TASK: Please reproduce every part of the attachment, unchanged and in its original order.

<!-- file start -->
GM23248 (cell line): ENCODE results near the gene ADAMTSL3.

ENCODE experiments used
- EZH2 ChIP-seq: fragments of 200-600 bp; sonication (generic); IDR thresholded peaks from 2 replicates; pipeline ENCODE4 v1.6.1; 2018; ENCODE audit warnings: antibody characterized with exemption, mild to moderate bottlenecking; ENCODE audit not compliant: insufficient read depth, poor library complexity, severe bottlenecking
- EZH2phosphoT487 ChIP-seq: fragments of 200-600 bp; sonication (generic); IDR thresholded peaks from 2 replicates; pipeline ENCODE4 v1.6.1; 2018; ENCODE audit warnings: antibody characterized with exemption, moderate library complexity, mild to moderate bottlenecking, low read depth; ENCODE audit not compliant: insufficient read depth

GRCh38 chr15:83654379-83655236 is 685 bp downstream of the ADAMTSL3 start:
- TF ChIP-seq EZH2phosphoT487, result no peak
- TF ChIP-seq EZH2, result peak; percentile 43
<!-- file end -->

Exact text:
GM23248 (cell line): ENCODE results near the gene ADAMTSL3.

ENCODE experiments used
- EZH2 ChIP-seq: fragments of 200-600 bp; sonication (generic); IDR thresholded peaks from 2 replicates; pipeline ENCODE4 v1.6.1; 2018; ENCODE audit warnings: antibody characterized with exemption, mild to moderate bottlenecking; ENCODE audit not compliant: insufficient read depth, poor library complexity, severe bottlenecking
- EZH2phosphoT487 ChIP-seq: fragments of 200-600 bp; sonication (generic); IDR thresholded peaks from 2 replicates; pipeline ENCODE4 v1.6.1; 2018; ENCODE audit warnings: antibody characterized with exemption, moderate library complexity, mild to moderate bottlenecking, low read depth; ENCODE audit not compliant: insufficient read depth

GRCh38 chr15:83654379-83655236 is 685 bp downstream of the ADAMTSL3 start:
- TF ChIP-seq EZH2phosphoT487, result no peak
- TF ChIP-seq EZH2, result peak; percentile 43